A new study released Monday by the American think tank Pew Research Center shows that more than two-thirds of Americans believe that the Internet helps them be better informed and has considerably improved their ability of learning new things.
The findings reveal that the average American’s faith in what on-line services have to offer has improved significantly since 2006 when Pew conducted a similar study.
More than 70 percent of participants also said that on-line experience has improved their ability to share new ideas and creations with other people. In 2006, only 55 percent of US residents claimed that thing.
Researchers say that a probable reason for these results may be the social media boost in our times since social networking platforms are now being used by more than two-thirds of Internet users. In 2006, these platforms were not so “heavily in use,” researchers explained.
The Pew Research Center on-line study is based on a survey on 1.066 US adult participants who responded to some Internet-related questions between 12 and 18 September. The research group said that the margin of error was about of 3.3 percent.
According to the study 87 percent of people going on-line think that the Internet and modern technology have helped them learn more things in an easier and time-effective way. Another 81 percent believed that Internet access has made them feel better informed both when buying different services or products and learning the news or pop culture gossip.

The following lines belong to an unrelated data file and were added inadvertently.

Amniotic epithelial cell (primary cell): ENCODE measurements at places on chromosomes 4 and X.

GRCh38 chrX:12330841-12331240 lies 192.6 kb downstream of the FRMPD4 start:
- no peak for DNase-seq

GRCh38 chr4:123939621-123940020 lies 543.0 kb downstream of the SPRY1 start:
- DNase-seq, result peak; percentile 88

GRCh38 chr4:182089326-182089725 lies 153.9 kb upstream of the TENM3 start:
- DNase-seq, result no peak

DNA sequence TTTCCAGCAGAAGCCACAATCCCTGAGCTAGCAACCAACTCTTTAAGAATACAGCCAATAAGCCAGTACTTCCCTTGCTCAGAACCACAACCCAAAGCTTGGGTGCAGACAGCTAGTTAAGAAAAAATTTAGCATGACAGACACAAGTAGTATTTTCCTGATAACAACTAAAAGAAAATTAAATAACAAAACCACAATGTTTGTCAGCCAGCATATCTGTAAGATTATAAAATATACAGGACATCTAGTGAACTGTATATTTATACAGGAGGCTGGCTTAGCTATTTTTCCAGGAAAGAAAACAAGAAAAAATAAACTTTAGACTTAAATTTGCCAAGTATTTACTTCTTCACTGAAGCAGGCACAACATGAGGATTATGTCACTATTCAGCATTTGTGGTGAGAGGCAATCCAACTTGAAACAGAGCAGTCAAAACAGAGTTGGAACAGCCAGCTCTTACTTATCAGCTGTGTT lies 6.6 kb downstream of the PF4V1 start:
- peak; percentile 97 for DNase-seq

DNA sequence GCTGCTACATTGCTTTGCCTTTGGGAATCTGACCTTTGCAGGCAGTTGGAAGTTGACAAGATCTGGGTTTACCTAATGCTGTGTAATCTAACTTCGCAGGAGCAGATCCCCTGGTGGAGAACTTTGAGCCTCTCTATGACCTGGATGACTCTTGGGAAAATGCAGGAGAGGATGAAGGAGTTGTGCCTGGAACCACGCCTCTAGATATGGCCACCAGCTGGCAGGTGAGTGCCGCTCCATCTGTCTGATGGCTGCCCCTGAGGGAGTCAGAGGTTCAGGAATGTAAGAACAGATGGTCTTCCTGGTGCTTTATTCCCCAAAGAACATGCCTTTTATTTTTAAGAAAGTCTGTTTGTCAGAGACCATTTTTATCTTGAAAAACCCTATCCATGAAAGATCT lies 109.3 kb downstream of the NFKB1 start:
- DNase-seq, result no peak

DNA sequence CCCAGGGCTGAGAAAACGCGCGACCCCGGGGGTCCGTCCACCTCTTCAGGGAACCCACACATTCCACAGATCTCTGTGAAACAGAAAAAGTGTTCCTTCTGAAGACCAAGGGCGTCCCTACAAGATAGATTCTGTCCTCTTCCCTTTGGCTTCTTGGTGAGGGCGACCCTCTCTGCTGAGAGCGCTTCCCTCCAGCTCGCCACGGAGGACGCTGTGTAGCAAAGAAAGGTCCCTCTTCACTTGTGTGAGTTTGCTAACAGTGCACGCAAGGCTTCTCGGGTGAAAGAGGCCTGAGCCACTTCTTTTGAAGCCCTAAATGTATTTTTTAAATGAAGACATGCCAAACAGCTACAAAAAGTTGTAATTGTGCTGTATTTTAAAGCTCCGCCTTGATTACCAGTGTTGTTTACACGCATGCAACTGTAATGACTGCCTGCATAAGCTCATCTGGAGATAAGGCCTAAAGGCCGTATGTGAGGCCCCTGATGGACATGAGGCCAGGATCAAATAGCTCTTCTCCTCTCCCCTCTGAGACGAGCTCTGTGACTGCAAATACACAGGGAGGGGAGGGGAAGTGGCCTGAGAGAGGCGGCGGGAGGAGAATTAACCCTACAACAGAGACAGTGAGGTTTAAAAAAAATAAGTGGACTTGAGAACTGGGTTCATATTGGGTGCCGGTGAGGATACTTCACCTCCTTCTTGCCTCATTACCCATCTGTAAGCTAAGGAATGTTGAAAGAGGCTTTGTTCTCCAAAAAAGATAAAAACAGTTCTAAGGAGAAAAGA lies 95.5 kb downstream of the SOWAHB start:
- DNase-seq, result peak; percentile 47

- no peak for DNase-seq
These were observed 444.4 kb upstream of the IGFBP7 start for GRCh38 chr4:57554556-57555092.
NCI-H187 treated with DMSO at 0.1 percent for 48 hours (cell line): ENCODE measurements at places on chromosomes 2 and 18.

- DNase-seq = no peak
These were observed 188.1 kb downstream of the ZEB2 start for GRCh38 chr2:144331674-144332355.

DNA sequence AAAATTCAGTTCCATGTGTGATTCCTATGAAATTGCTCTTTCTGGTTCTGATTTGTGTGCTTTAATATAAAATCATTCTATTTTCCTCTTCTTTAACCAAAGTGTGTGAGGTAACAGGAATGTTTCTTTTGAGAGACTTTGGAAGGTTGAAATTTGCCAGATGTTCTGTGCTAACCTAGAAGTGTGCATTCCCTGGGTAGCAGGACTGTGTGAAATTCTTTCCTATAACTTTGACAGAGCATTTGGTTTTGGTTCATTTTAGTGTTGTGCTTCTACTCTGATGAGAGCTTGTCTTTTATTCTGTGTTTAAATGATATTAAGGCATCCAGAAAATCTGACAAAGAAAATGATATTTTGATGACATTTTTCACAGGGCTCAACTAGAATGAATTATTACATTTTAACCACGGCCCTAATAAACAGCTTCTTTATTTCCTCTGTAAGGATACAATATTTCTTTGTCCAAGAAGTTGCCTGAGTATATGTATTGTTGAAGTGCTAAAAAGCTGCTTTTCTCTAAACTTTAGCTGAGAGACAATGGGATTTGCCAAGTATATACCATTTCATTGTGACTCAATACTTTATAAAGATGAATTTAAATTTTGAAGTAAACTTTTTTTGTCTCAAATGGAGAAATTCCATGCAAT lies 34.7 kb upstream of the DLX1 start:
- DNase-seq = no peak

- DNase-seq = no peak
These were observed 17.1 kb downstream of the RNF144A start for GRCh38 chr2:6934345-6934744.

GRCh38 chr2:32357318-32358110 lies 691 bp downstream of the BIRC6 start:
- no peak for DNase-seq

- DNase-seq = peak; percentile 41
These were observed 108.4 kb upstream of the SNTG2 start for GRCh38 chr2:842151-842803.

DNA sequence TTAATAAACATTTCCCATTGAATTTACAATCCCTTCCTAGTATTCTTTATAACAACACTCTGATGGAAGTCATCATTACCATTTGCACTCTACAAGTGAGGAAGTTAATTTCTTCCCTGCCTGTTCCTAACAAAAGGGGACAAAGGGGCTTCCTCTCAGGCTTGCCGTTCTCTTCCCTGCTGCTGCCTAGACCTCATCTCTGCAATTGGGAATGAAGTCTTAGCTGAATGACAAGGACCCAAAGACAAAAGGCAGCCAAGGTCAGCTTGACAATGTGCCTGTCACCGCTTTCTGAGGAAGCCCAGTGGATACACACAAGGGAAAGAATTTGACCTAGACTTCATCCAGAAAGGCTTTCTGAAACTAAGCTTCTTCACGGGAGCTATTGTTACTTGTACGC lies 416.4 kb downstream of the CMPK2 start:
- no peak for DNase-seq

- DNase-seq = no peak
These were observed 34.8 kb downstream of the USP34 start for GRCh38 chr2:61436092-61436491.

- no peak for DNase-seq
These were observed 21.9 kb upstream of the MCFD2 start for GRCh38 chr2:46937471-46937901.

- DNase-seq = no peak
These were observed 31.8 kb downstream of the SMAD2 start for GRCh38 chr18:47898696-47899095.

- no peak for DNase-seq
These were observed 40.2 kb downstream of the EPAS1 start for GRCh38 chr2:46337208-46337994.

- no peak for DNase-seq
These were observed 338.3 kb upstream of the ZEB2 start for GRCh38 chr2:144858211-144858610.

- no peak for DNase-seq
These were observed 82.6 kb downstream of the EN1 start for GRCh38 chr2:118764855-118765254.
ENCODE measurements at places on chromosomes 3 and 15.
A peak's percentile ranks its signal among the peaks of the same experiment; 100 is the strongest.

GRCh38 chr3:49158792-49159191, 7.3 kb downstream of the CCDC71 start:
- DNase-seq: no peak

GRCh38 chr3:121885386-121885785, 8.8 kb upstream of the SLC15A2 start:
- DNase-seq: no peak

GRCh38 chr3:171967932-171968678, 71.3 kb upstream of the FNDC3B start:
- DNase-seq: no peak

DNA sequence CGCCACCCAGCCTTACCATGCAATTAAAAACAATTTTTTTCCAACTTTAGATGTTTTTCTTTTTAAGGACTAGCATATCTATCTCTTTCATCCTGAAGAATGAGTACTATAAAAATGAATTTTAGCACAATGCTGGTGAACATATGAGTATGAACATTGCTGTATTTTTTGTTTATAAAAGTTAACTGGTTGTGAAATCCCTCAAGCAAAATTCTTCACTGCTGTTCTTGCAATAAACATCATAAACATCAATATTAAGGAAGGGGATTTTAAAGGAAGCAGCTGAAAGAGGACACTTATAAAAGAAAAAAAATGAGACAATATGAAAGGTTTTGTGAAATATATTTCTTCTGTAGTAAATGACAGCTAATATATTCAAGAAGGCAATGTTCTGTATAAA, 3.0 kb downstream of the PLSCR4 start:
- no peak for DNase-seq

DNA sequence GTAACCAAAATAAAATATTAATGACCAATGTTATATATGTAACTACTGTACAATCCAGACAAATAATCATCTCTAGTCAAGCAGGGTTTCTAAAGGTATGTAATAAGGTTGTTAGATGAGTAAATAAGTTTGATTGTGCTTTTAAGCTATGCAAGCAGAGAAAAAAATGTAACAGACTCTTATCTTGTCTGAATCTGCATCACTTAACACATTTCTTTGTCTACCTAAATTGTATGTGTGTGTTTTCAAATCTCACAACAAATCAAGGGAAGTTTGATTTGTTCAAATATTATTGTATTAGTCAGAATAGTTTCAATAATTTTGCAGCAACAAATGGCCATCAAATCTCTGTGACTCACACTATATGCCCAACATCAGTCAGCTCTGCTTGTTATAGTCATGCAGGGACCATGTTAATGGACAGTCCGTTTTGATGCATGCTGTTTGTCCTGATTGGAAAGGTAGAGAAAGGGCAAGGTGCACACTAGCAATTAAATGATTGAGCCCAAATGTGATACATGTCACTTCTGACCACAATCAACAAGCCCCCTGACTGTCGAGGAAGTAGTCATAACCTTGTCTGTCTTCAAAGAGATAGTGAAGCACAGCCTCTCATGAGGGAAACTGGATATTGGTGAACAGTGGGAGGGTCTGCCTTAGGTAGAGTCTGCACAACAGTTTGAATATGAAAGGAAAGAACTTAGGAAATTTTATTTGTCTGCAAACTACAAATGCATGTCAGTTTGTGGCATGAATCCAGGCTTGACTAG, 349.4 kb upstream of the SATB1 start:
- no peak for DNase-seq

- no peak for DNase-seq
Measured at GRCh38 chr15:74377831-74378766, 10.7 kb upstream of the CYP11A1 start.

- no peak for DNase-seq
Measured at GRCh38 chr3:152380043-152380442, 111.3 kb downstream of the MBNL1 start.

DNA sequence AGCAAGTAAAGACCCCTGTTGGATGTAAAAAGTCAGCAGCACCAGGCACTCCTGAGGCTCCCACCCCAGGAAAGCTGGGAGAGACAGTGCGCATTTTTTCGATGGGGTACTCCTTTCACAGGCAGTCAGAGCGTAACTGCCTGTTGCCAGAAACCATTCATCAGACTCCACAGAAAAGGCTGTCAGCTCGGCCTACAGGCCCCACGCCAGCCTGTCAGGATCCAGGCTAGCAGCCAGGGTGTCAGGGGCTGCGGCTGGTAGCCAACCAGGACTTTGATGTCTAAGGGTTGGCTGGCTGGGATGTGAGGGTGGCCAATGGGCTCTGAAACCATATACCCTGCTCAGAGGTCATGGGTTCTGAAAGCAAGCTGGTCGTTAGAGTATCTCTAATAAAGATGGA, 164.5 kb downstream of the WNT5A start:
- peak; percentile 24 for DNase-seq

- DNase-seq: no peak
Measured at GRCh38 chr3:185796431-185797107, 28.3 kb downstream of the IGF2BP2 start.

Seventy-five percent of respondents feel they learn more in national and international news, while only 39 percent said the same thing about their local news. Sixty-seven percent were happy that the Internet helps them better stay in touch with their friends, while 60 percent enjoyed that the web services help them feel connected with their distant relatives.
Over 70 percent of respondents said that they enjoy the Internet because they have on-demand access to any piece of information they want, while 26 percent claimed that they felt overwhelmed by the “information overload” provided by the Internet.
“These generally positive attitudes are buttressed by the view that people like having so much information at their fingertips, rather than feeling information overload,”
the Pew researchers said.
Pew staff members also said that they had been asking Americans about the “information overload” since 2000 when they began their research and they received the same answer – Americans love to have lots of information choices and they do not feel that the growing flows of new information in their lives oppress them in any way.
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